Wednesday, November 23, 2011

"As God Is My Witness, I Thought Turkeys Could Fly"

If a line was extended out from the basket past where Ahmed El-Nokali let his last-ever collegiate shot go, it was have cut TigerBlog in half.

As an aside, all lines are by definition extended out, or at least that's how TB remembers Mrs. Mancuso's geometry class.

The gym was Freedom Hall at Louisville, and it was the 2002 NIT game between Princeton and Rick Pitino's Cardinals. Ed Persia had given Princeton a one-point lead with about 10 seconds left, only to see Louisville fly down the court and regain its own lead.

And now here was Ahmed, with the ball as time was expiring. He let a shot go from a step or two across midcourt, near the sideline, right in front of where TB was sitting.

The ball seemed to hang in the air forever, and the entire time, it looked like it was going to swish through. It was on the perfect path - until it hit the rim and bounced back.

When John Mack forwarded TigerBlog a picture of Ahmed and his newborn son Adam, for some reason, that shot was the first thing that came to TB's mind. And how it seems at the same time like it was a million years ago and like it was yesterday.

That's sort of how it works around here.

An email from John Mack (a 2000 graduate and Roper Trophy-winning track runner) with a picture of Ahmed's son, and all of the sudden, the dual realities of how vivid the memories of the two of them as Princeton athletes are coupled with the idea that it's been more than a decade since one and nearly a decade since the other have competed here.

A few generations of Princeton athletes have come and gone since then.

TigerBlog thought about the two of them, Mack and El-Nokali, yesterday, as he sat in Jadwin for the Princeton-Elon men's basketball game.

As an aside, TB read several recaps of last night's game, and none of them used the lead he would have, which would have gone something like this: "Given the choice of which Douglas Davis game-winning jump shot went in and which rimmed out, no Princeton fan would have chosen the Elon game this November over the Harvard play-off game last March."

Or something like: "Douglas Davis has earned a lifetime pass to being called a clutch player, and a miss on a potential game-winner against Elon on a November night at Jadwin did nothing to change that."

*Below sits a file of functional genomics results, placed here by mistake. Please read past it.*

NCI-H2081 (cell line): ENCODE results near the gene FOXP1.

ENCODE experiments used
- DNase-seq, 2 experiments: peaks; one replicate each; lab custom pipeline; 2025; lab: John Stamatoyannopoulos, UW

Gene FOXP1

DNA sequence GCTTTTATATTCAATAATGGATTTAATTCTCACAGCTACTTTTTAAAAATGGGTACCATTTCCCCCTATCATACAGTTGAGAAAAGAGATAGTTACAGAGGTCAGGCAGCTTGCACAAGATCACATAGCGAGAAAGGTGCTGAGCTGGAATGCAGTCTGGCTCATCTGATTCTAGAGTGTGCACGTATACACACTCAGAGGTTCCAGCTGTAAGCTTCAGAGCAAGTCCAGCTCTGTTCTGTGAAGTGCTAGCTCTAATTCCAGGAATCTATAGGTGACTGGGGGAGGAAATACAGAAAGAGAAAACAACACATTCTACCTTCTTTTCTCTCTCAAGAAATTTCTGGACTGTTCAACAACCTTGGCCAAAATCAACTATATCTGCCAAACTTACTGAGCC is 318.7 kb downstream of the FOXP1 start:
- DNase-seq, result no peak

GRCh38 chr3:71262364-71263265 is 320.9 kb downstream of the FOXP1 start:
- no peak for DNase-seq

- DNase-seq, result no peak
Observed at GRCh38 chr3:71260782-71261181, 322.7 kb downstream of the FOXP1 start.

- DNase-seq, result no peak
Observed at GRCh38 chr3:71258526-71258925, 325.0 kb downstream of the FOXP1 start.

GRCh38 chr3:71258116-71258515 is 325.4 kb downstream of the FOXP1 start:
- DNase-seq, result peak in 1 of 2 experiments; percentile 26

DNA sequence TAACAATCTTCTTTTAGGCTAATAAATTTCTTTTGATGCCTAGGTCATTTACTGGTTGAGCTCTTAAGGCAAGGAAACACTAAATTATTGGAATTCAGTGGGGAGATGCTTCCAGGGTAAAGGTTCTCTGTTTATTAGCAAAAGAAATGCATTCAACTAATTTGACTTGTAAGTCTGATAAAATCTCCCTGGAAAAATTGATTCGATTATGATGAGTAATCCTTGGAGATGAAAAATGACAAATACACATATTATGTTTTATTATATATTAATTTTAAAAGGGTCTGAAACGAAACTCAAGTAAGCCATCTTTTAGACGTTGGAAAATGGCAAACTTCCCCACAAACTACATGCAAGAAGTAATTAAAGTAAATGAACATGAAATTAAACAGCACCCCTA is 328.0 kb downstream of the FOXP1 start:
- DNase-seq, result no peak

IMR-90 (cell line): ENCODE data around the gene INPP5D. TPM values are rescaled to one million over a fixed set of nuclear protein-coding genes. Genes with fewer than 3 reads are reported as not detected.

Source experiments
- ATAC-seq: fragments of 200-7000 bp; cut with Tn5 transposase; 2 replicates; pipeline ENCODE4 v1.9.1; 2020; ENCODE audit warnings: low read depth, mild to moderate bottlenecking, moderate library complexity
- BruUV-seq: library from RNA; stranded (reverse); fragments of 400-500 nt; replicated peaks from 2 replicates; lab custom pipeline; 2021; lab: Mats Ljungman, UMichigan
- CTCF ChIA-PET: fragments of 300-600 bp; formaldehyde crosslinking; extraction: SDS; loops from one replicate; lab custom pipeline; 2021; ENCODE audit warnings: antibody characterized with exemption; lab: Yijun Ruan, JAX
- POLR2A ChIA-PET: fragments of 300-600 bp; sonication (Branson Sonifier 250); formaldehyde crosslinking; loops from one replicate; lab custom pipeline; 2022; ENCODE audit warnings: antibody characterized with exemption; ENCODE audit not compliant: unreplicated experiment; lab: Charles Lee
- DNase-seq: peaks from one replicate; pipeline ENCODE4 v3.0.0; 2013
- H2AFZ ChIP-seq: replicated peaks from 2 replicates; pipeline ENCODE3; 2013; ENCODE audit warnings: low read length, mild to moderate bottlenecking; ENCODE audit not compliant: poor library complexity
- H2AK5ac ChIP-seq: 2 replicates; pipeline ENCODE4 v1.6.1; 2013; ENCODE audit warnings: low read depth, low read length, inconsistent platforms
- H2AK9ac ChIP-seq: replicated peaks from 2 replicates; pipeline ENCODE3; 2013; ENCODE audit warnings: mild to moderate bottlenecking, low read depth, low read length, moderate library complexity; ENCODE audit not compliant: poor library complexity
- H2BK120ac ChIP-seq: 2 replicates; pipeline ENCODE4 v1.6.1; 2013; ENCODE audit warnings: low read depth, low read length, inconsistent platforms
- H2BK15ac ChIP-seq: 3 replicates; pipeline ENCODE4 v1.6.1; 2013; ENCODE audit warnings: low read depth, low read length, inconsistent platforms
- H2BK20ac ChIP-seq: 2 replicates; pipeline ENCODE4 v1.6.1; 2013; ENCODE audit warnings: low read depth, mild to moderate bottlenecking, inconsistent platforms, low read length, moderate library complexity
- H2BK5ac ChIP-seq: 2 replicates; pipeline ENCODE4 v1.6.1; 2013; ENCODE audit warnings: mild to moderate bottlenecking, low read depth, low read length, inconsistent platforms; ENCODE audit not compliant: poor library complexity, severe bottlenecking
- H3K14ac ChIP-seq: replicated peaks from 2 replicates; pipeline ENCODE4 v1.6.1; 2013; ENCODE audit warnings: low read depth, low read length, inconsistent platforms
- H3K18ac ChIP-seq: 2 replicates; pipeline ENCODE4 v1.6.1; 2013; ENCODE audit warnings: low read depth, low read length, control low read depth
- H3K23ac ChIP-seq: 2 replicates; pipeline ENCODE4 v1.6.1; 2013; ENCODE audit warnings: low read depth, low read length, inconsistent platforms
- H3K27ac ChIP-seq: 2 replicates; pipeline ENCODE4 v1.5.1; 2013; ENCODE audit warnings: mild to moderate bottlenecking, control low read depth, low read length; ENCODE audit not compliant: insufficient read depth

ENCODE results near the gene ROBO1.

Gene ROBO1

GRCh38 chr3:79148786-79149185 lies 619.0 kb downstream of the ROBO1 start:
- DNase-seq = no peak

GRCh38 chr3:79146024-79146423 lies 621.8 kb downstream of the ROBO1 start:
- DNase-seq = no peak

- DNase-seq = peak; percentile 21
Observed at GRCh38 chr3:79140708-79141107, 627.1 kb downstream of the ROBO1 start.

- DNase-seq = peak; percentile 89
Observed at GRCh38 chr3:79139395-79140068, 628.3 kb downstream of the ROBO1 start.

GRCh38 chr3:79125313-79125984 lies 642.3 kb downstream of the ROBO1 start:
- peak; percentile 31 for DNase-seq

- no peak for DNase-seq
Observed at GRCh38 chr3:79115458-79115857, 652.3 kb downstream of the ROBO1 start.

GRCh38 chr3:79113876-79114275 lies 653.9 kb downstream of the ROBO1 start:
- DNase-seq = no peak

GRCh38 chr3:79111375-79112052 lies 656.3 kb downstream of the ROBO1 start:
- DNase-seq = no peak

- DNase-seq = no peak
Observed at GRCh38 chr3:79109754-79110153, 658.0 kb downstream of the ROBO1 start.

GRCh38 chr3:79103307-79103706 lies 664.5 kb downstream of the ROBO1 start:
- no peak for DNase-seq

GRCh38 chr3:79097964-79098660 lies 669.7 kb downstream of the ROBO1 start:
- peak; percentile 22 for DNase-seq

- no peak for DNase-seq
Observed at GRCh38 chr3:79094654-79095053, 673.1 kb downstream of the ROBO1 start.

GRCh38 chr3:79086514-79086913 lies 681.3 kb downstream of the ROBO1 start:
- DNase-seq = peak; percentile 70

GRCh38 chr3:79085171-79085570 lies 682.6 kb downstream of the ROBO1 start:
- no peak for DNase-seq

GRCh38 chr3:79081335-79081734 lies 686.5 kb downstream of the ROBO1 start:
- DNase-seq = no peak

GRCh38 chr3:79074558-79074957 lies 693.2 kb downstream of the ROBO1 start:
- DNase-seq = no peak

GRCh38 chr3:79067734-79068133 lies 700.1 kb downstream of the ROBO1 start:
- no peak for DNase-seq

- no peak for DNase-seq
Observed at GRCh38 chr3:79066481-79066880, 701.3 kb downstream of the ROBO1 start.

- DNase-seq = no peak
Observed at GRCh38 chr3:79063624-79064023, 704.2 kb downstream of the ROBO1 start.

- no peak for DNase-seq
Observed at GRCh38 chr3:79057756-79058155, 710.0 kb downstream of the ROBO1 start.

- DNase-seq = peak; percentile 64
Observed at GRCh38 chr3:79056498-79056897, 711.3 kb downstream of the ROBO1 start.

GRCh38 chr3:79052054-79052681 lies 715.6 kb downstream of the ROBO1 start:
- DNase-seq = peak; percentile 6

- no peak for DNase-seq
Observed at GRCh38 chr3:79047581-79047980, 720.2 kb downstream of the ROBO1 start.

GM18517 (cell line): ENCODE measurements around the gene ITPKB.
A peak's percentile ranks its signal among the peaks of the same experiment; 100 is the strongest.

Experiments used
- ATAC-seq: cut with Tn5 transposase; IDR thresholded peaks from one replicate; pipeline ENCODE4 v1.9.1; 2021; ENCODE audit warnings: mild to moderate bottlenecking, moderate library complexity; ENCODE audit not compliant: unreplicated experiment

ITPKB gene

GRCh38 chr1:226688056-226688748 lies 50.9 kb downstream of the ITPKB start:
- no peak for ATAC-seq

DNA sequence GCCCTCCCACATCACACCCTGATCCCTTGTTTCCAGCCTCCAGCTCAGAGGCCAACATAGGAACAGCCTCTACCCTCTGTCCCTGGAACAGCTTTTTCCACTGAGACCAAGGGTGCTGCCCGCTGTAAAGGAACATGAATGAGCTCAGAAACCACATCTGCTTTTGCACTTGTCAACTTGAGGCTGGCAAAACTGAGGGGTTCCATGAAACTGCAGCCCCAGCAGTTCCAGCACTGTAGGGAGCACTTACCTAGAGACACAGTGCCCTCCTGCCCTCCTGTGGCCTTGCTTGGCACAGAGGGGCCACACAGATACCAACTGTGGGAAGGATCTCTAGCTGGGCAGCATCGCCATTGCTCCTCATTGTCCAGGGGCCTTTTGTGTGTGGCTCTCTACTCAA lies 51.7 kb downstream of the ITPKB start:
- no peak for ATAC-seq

Anyway, what TB was mostly thinking about was how lucky he's been to have the opportunity to be around so many great young people in his career here, people like Mack and El-Nokali and people from the years before them and since.

Maybe it's because it was two days before Thanksgiving and TB was being a bit reflective.

How many times have you been at a Thanksgiving dinner and everyone is asked what they're thankful for, only to give the standard responses. It's not that people aren't actually thankful for the good things in their life; it's just that while the turkey is being passed around isn't the right time to think about such things.

But a rainy Tuesday night at Jadwin was, at least for TB.

As he sat there, he couldn't help but be thankful for his life, for TigerBlog Jr. and Little Miss TigerBlog, for the people he's met here at Princeton, for the experiences his little piece of the University has opened up for him.

He was also thankful for the big windows in the front of Jadwin, the ones that TB can't imagine how much time he's spent looking out at, staring across the track to the stands and press box, first of Palmer Stadium and now Princeton Stadium.

These windows look out on an idyllic scene, one that calms TB down when life starts to get overwhelming, a scene that reminds him of how lucky he's been to stumble into this place, how thankful he is for it, how he knows that not everyone is as lucky.

TigerBlog has written on this day every year about how much he loves Thanksgiving, more for the event than for the significance.

The last two years, he's copied and pasted what he wrote about the holiday, about football and family and parades and movies and TV episodes and all.

This year, he was thinking a little more about what he himself should think of every day, that he's an extraordinarily lucky person.

Of course, Thanksgiving is all of those other things as well.

And, for some reason, TB has always forgotten what just might be the best Thanksgiving Day moment for any TV show, the "Turkey Drop" episode of "WKRP In Cincinnati," which for TigerBlog's money is the most underrated show in television history.

If you've never seen the show itself, it's hysterical, with a hint of touching on some pretty big issues every now and then, much more so than would have been expected from what sort of billed itself as a campy sitcom. It had great characters - Les Nessman, Johnny Fever, Mr. Carlson, Venus Flytrap, Herb - and it took the whole "Ginger/Mary Ann" concept to another level with Jennifer and Bailey.

Back on Oct. 30, 1978, the show had an episode in which the station manager (Mr. Carlson) plans an elaborate promotion for Thanksgiving, which turns out to be a drop of live turkeys from a helicopter, not realizing that turkeys aren't quite like other birds.

TV Guide ranked the episodes as the 40th funniest episode in history. To show you what a great show "WKRP" was, TB doesn't even have that one in the top five in the show's history, though it is hysterical.

Anyway, take six minutes today and watch this clip, which covers the main part of it.

And have a great Thanksgiving.

1 comment:

CAZ said...

“Oh the humanity!” Still a classic.

Happy Thanksgiving :-)